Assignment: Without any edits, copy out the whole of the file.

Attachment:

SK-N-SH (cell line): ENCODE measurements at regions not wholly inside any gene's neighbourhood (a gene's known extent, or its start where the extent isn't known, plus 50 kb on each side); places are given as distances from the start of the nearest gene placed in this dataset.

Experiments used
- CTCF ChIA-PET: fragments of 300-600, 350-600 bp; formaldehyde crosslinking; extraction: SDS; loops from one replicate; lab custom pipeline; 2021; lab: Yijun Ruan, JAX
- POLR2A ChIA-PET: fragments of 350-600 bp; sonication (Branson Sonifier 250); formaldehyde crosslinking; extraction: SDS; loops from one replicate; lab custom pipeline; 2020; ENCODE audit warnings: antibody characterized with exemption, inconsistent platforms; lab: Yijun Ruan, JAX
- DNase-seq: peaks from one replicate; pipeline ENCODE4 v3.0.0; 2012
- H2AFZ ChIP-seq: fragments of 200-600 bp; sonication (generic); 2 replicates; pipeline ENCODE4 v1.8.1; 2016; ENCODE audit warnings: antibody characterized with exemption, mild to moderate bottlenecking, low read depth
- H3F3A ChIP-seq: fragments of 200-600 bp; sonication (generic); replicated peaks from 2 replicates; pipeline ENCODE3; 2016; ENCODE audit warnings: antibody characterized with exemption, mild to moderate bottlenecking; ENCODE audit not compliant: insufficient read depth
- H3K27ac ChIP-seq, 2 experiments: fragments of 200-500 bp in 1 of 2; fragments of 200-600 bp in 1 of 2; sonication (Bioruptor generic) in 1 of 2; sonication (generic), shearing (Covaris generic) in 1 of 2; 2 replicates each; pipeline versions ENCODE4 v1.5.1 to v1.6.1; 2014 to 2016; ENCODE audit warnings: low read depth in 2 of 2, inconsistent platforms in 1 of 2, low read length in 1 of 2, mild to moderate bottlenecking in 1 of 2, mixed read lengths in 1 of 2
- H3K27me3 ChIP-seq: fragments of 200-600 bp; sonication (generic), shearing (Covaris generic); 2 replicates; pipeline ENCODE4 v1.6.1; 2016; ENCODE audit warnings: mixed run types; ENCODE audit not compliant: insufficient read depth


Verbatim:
SK-N-SH (cell line): ENCODE measurements at regions not wholly inside any gene's neighbourhood (a gene's known extent, or its start where the extent isn't known, plus 50 kb on each side); places are given as distances from the start of the nearest gene placed in this dataset.

Experiments used
- CTCF ChIA-PET: fragments of 300-600, 350-600 bp; formaldehyde crosslinking; extraction: SDS; loops from one replicate; lab custom pipeline; 2021; lab: Yijun Ruan, JAX
- POLR2A ChIA-PET: fragments of 350-600 bp; sonication (Branson Sonifier 250); formaldehyde crosslinking; extraction: SDS; loops from one replicate; lab custom pipeline; 2020; ENCODE audit warnings: antibody characterized with exemption, inconsistent platforms; lab: Yijun Ruan, JAX
- DNase-seq: peaks from one replicate; pipeline ENCODE4 v3.0.0; 2012
- H2AFZ ChIP-seq: fragments of 200-600 bp; sonication (generic); 2 replicates; pipeline ENCODE4 v1.8.1; 2016; ENCODE audit warnings: antibody characterized with exemption, mild to moderate bottlenecking, low read depth
- H3F3A ChIP-seq: fragments of 200-600 bp; sonication (generic); replicated peaks from 2 replicates; pipeline ENCODE3; 2016; ENCODE audit warnings: antibody characterized with exemption, mild to moderate bottlenecking; ENCODE audit not compliant: insufficient read depth
- H3K27ac ChIP-seq, 2 experiments: fragments of 200-500 bp in 1 of 2; fragments of 200-600 bp in 1 of 2; sonication (Bioruptor generic) in 1 of 2; sonication (generic), shearing (Covaris generic) in 1 of 2; 2 replicates each; pipeline versions ENCODE4 v1.5.1 to v1.6.1; 2014 to 2016; ENCODE audit warnings: low read depth in 2 of 2, inconsistent platforms in 1 of 2, low read length in 1 of 2, mild to moderate bottlenecking in 1 of 2, mixed read lengths in 1 of 2
- H3K27me3 ChIP-seq: fragments of 200-600 bp; sonication (generic), shearing (Covaris generic); 2 replicates; pipeline ENCODE4 v1.6.1; 2016; ENCODE audit warnings: mixed run types; ENCODE audit not compliant: insufficient read depth